Another potential disruption to supplies could be represented by hold-ups at docks if border checks come into force. “If pharmaceuticals end up being held at docks or somewhere else for a couple of weeks, then that might give issues with the security of the supply chain and potentially also the storage conditions.”
The UK head of Sanofi Pasteur recently told Scrip the company was preparing for the necessity of airlifting essential medicines in the event of a no-deal Brexit. (Also see "Disorderly Brexit May Necessitate Drug Airlifts, Sanofi UK Head Warns" - Scrip, 4 Jun, 2019.) Martin said Norgine would do the same.
“We have a product called Dantrium [dantrolene, used to treat malignant hyperthermia, a rare complication of anesthesia], which has to be available in every operating theater, and it’s not produced in the UK. If the supply chain by land or sea were to be interrupted and that were to be in short supply we’d have to airlift it because if it weren’t available then operating theaters across the UK would grind to a halt. And there are other medicines where we might well do the same thing.”
“People understand now that there is actually a real risk of no deal, which means that every company is taking it seriously.” - Peter Martin
Other members of the pharma manufacturing and distribution industry outlined the risks of a no-deal Brexit in October to the UK parliament’s Exiting the EU Committee in a hearing on on 19 June, warning that the sector would not have time to prepare and that critical shortages would occur. (Also see "‘Impossible' To Prepare UK Supply Chain For October No-Deal Brexit" - Pink Sheet, 19 Jun, 2019.) A confidential Cabinet note leaked the previous week had said the government would need six to eight months of engagement with the pharmaceutical industry to ensure adequate stockpiling arrangements had been made. (Also see "UK Pharma Sector ‘Not Ready’ For No-Deal Brexit" - Pink Sheet, 13 Jun, 2019.)
One positive that Martin identified was that the delay to Brexit had given companies more time to prepare. “People understand now that there is actually a real risk of no deal, which means that every company is taking it seriously,” something that should reduce the risks he had previously identified of discontinuities in the supply chain, particularly in cases where smaller firms had been unable to make contingency plans. The delay has also given more breathing space for companies to implement the safety features regulation of the Falsified Medicines Directive that came into force in February, something he described as “quite a complex logistical exercise.”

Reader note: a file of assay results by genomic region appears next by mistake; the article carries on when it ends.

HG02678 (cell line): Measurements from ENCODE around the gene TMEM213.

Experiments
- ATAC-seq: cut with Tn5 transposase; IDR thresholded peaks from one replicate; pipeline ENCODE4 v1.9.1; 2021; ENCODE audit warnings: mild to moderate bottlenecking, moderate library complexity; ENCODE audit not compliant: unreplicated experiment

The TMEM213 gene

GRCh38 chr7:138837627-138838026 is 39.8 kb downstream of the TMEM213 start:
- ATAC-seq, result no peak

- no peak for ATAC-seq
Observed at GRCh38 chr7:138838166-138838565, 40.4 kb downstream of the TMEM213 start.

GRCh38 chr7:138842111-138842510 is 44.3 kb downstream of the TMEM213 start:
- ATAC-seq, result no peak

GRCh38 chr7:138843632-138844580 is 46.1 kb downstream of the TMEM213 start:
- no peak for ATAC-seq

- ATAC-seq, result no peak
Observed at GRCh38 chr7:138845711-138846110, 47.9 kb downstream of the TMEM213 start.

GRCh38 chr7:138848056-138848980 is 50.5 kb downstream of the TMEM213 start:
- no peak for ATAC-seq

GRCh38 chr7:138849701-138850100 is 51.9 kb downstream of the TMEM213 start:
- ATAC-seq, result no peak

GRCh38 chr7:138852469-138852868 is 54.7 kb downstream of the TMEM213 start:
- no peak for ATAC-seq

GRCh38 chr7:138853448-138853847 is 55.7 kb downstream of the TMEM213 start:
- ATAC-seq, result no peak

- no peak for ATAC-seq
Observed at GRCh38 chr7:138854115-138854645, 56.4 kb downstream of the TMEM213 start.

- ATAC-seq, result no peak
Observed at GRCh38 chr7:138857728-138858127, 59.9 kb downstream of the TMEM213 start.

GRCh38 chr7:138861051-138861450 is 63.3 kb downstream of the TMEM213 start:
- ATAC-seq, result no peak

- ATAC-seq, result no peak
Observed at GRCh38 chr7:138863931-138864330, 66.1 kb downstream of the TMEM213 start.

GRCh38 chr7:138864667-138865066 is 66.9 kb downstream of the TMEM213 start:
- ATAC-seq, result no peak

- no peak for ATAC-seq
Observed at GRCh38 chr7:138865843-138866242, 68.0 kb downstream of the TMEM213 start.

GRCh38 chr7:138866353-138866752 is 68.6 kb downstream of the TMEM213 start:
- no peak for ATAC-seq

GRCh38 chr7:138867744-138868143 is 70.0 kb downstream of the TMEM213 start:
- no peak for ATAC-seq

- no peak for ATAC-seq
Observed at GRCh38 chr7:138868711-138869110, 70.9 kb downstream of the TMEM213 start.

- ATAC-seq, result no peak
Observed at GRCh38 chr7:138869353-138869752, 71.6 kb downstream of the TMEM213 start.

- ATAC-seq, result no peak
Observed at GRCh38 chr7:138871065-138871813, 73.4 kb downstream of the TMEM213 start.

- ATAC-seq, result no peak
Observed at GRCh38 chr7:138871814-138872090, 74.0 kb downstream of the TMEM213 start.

Meanwhile, US President Donald Trump caused a stir on his recent visit to the UK when he said the country’s National Health Service would be “on the table” in future trade talks between the two nations. This would not be supported by Norgine.
“We hope that the NHS does not become part of a negotiation of a UK-US trade deal: we think that we be destructive to the business,” said Martin. “We’re a Dutch company but we like the fact that there is a certain degree of predictability in the UK environment because of the VPAS [Voluntary Pricing and Access Scheme], the new pricing scheme which guarantees prices for the next five years, essentially. And if the NHS and medicines were to become part of a UK-US trade deal, all that predictability would be thrown out of the window, and it might make it more difficult for patients to access the medicines they need.”